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Dear Rabbi: Memorial Prayers

I do hope you are well. It has been three years since I first wrote to "Dear Rabbi" just after the death of my father. As you said, time is a great healer and I find that these days I remember my father with a smile rather than with tears.

My question for you now is this. When I light the Yahrzeit, memorial, candle in memory of my father, as I do whenever there is Yizkor, is there a special prayer to be said? I usually just light it and say, "I light this memorial candle in loving memory of my father, Norm Norman. May he rest in peace."

Is that correct?

Wishing you all the best of everything always,




Dear Sharon,

I'm pleased that God has sent you consolation, and that the memories of your father are now sources of strength, courage, and cheer. I'm sure you miss him still, but your sorrow hasn't erased the joy of your love for each other.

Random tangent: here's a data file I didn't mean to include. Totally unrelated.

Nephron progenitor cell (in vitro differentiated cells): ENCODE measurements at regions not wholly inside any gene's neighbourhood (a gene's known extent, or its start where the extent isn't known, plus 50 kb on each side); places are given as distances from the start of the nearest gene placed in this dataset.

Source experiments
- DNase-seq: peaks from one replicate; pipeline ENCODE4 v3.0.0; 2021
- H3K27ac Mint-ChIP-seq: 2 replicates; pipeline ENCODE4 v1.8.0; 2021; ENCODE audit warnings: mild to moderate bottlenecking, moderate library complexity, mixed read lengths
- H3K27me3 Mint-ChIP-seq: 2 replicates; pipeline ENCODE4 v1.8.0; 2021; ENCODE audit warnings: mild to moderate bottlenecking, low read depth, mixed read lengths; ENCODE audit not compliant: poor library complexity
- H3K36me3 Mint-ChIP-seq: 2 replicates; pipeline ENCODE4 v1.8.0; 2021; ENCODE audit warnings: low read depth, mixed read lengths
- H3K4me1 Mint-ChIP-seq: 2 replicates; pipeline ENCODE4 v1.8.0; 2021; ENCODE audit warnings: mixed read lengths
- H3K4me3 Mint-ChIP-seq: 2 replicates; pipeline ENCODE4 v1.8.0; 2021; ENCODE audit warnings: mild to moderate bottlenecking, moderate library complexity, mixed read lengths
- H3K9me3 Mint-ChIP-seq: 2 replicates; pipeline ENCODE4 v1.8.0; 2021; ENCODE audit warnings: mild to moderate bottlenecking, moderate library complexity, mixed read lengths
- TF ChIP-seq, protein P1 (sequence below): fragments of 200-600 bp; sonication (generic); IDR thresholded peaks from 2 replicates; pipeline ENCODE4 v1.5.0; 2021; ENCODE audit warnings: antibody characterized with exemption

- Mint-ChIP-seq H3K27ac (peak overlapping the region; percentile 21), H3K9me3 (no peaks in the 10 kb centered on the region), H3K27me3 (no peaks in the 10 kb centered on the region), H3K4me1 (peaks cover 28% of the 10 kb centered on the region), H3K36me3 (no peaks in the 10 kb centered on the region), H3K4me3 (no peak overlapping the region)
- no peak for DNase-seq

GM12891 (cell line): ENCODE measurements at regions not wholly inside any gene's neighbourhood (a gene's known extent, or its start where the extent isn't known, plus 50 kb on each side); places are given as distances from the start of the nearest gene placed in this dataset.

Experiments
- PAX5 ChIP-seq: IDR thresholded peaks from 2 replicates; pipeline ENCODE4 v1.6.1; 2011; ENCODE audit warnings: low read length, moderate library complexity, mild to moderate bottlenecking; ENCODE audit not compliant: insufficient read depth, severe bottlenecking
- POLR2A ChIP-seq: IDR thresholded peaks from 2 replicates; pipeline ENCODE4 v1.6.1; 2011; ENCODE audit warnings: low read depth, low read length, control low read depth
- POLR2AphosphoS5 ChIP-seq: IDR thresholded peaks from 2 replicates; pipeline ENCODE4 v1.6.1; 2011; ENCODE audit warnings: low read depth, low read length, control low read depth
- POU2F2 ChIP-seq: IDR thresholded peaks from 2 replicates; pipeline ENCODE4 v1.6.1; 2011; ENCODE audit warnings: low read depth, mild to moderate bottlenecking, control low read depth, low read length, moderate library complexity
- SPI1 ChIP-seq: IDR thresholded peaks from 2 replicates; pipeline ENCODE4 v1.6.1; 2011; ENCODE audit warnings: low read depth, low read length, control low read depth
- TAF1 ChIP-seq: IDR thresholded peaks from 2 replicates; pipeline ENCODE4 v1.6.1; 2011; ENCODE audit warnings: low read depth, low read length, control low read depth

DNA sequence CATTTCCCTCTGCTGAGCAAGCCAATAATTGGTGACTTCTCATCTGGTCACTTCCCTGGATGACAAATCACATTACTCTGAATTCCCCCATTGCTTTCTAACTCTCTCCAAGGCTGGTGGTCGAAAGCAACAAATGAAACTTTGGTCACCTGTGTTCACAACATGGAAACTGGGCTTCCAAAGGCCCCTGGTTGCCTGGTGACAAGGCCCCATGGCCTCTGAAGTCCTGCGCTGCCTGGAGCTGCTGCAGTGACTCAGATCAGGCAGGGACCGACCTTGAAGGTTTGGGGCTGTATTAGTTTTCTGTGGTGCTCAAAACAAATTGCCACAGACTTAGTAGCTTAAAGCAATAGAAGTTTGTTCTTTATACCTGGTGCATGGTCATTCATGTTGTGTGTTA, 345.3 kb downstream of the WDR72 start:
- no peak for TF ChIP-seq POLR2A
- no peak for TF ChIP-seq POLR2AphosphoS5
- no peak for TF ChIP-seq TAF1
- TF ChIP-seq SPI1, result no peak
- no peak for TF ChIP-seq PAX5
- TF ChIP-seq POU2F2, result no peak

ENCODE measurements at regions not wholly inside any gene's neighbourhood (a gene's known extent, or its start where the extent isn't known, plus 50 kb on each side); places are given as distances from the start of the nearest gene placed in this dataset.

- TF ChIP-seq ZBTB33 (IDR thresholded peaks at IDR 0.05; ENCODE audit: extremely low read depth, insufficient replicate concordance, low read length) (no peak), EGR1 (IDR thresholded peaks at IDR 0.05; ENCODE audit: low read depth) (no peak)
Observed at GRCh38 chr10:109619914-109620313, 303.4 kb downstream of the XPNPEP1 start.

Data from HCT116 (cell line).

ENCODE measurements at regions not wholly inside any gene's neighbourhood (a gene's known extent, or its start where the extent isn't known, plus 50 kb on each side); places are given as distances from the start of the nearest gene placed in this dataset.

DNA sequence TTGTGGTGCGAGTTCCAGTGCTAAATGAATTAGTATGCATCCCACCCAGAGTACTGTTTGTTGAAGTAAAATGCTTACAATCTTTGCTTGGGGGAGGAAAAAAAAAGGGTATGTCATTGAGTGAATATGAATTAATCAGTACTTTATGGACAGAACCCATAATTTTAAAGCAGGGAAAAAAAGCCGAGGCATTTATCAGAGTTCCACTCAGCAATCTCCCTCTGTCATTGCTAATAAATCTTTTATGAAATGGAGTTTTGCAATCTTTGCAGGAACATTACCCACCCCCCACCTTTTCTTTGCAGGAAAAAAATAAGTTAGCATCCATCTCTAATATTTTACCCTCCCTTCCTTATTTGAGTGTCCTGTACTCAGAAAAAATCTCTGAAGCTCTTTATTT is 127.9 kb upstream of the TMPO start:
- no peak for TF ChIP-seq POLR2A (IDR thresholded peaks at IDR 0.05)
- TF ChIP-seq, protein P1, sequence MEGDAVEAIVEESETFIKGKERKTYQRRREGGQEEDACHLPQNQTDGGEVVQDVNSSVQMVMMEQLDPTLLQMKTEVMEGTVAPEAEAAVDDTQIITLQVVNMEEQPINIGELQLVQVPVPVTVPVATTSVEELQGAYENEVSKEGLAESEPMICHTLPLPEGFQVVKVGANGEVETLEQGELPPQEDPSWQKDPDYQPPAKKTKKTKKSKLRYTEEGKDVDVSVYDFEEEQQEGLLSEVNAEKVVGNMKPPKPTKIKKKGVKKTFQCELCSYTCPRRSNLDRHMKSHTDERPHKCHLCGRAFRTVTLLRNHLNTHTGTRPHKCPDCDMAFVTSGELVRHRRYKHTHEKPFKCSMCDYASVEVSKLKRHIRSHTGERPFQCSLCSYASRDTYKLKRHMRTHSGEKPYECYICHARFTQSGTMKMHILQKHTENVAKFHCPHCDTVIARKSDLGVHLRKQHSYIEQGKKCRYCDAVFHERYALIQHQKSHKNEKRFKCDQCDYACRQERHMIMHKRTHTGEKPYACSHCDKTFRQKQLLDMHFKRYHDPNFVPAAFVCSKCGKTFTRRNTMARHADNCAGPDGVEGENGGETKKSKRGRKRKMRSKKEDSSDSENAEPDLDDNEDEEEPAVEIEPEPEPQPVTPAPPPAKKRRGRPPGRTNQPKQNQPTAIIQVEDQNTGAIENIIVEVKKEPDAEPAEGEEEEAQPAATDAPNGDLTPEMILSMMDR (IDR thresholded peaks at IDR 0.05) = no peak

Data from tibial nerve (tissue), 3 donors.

The tradition of lighting a memorial candle annually is a beautiful one. There is no required prayer to accompany the act, although some prayer books do offer appropriate words to recite at that time. In Conservative Judaism's Sim Shalom, and in the Reform Movement's Gates of the Home, you will find lovely reflections. On a personal note, when I light Yahrzeit candles for my loved ones, I place a photograph of them nearby so the light of the candle can flicker and illuminate their image.

God bless you,

B'virkat Shalom,

Rabbi Artson

Hebrew for "time of [one] year," referring to the anniversary of the day of a relative's death. Hebrew for "remembrance," a memorial prayer service. Hebrew for "my master," the term refers to a spiritual leader and teacher of Torah. Often, but not always, a rabbi is the leader of a synagogue congregation.
Rabbi Bradley Shavit Artson

Rabbi Bradley Shavit Artson serves as the Dean of the Ziegler School of Rabbinic Studies, and is the author of The Bedside Torah.

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